NIMHD in the News - 2018
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January 31, 2018 — An ethnic population at high risk for Type 2 diabetes achieved significant control of the disease through participation in community-based health programs, demonstrating that active intervention and culturally-sensitive education can reverse the course of certain illnesses.
January 31, 2018 — What helps and hurts the teenage brain? A revolutionary new study hopes to find out how kids’ minds are shaped during this crucial and turbulent stage of life. Researchers are following more than 11,000 children for the next decade, studying how dozens of factors — including drugs and alcohol, diet and exercise, screen time, academic and social stress, sleep patterns, sibling and parent relationships — impact their brains. As part of TODAY's "Brain Power" series, NBC special anchor Maria Shriver talked with 9-year-old Nick and 10-year-old Gemma, who are both taking part in the Adolescent Brain and Cognitive Development Study, or “ABCD,” launched by the National Institutes of Health
January 30, 2018 — An $8.5 million National Institutes of Health grant will enable Tuskegee University researchers to improve our understanding of why diseases — such as cancer, obesity and HIV — disproportionately affect minority populations, and how targeted community education programs can reduce the pervasiveness of these diseases. Research funded by NIH’s National Institute for Minority Health and Health Disparities (NIMHD) program will help researchers in the university’s multidisciplinary Center for Biomedical Research examine the molecular, genetic and epigenetical determinates that contribute to the ferocity of specific diseases among the African-American community.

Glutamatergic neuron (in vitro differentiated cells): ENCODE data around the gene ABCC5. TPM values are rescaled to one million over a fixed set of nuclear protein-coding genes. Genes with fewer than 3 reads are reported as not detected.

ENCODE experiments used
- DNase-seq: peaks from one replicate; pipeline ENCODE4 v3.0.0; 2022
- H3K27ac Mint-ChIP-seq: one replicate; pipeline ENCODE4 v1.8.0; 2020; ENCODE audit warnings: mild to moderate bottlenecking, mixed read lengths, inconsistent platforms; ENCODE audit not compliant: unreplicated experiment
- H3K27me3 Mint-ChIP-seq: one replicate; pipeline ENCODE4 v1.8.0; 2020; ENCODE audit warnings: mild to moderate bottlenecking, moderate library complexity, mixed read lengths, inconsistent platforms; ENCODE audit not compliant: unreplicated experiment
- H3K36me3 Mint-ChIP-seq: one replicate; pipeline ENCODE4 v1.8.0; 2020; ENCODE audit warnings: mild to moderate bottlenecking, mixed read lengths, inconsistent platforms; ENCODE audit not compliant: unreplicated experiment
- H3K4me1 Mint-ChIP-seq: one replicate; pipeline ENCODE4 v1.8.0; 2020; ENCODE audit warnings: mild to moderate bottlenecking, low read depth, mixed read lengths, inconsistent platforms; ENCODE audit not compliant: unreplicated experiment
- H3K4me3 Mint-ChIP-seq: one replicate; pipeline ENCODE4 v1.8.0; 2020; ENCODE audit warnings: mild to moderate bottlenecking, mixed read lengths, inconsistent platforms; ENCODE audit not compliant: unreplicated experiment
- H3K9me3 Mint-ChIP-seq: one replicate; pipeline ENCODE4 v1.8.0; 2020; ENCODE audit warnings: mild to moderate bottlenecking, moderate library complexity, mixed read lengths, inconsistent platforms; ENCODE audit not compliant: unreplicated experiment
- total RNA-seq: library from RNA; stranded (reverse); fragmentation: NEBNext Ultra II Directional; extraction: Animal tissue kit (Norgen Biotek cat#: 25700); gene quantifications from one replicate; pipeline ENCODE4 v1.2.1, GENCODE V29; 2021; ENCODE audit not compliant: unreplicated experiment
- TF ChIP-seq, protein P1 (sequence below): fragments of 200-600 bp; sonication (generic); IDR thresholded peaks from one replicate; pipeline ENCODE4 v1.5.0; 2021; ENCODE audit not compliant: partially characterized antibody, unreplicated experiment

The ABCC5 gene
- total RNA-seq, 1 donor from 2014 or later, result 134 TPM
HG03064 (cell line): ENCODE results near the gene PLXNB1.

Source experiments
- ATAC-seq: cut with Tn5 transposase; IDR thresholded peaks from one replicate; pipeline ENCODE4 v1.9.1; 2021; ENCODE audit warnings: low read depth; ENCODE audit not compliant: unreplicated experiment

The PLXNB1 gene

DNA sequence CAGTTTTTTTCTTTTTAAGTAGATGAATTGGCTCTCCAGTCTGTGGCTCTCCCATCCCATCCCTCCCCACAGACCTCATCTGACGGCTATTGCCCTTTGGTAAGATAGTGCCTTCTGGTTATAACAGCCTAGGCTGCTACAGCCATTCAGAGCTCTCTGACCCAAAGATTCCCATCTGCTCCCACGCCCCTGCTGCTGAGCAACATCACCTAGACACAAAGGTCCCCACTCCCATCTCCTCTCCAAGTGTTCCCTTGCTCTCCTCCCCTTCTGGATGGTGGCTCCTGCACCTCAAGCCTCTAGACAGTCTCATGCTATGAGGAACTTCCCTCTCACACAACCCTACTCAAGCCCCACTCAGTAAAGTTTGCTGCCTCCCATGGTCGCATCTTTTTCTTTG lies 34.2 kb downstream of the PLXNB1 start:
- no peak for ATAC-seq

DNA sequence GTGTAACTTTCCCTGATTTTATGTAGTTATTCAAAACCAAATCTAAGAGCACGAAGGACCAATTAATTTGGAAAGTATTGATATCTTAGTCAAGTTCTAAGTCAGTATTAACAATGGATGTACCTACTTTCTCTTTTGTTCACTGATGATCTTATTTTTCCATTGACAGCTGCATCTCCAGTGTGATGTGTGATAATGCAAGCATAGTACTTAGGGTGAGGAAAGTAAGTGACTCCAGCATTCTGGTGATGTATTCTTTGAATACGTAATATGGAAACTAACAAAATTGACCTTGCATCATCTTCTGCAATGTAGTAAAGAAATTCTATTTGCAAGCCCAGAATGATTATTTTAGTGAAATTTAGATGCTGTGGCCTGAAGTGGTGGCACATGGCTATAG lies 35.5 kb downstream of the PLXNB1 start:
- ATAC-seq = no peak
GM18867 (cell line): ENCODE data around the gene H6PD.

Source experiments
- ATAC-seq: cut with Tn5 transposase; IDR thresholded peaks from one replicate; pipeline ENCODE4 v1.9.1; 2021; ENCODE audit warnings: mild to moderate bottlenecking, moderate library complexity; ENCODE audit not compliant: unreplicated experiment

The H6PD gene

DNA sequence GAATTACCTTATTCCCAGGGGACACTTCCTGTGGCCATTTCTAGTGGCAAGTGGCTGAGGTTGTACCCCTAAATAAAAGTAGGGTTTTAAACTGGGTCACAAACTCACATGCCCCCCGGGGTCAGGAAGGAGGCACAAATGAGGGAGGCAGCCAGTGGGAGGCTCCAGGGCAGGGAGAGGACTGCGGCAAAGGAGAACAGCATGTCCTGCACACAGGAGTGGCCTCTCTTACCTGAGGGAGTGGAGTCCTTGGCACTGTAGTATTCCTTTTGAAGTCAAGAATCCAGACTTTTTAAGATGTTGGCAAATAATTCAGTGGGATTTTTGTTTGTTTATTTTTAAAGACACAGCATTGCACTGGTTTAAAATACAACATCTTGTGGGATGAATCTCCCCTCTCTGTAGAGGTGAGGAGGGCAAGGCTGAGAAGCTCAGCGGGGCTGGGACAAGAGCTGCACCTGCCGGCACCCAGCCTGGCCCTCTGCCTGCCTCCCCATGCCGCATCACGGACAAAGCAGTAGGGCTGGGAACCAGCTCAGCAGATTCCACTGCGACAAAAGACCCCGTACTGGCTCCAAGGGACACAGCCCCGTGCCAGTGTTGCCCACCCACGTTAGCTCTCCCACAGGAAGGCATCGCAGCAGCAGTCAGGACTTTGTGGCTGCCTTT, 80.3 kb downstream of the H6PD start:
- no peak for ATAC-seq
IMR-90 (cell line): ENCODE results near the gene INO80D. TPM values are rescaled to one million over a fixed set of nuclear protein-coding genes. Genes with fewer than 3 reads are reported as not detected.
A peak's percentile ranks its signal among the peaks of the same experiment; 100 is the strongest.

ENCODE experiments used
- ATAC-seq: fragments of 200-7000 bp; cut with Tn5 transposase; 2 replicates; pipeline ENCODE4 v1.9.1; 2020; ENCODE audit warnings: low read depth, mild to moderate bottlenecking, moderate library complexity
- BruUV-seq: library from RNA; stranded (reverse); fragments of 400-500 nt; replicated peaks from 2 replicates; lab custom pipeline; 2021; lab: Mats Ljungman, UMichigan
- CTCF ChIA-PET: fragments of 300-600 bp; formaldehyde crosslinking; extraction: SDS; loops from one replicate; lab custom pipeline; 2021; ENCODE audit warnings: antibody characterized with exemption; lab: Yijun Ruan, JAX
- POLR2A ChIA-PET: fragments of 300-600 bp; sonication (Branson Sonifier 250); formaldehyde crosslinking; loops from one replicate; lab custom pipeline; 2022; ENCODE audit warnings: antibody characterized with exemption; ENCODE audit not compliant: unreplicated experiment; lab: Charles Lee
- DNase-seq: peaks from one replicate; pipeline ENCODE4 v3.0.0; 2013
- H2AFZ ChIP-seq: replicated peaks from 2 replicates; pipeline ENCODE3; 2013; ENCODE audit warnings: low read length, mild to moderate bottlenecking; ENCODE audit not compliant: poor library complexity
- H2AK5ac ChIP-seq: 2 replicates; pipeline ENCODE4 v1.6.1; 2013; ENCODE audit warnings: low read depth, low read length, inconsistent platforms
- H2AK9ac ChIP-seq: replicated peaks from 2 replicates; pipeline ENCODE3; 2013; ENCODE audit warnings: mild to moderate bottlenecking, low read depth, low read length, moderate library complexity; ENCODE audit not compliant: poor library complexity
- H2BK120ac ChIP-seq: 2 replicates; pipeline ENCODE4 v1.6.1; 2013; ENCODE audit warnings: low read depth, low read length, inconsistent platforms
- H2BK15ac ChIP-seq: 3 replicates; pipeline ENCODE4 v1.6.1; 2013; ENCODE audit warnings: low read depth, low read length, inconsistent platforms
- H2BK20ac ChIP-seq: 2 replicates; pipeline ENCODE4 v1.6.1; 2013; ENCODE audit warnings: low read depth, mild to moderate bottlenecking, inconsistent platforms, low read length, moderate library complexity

January 23, 2018 — Derek M. Griffith has been selected for the American Association of Health Behavior Fellows Class of 2017. Griffith, who is an associate professor of Medicine, Health, and Society and founder and director of the Center for Research on Men’s Health at Vanderbilt, is being recognized for his significant contributions in the field of health behavior research.
January 16, 2018 — Black men and women who smoke more than one pack of cigarettes a day could be as much as 79 percent more likely to develop diabetes mellitus than those who have never smoked, according to a study published this month in the Journal of the American Heart Association.
January 9, 2018 — The new Duke Center for Research to Advance Healthcare Equity (REACH Equity) has landed $7.2 million from the National Institute of Minority Health and Health Disparities (NIMHD), part of the National Institutes of Health (NIH). REACH Equity will address racial and ethnic disparities in clinical care, and will do so through developing and testing new interventions, according to Duke. Those interventions will be aimed at improving patient experience when it comes to interacting with health care providers and systems.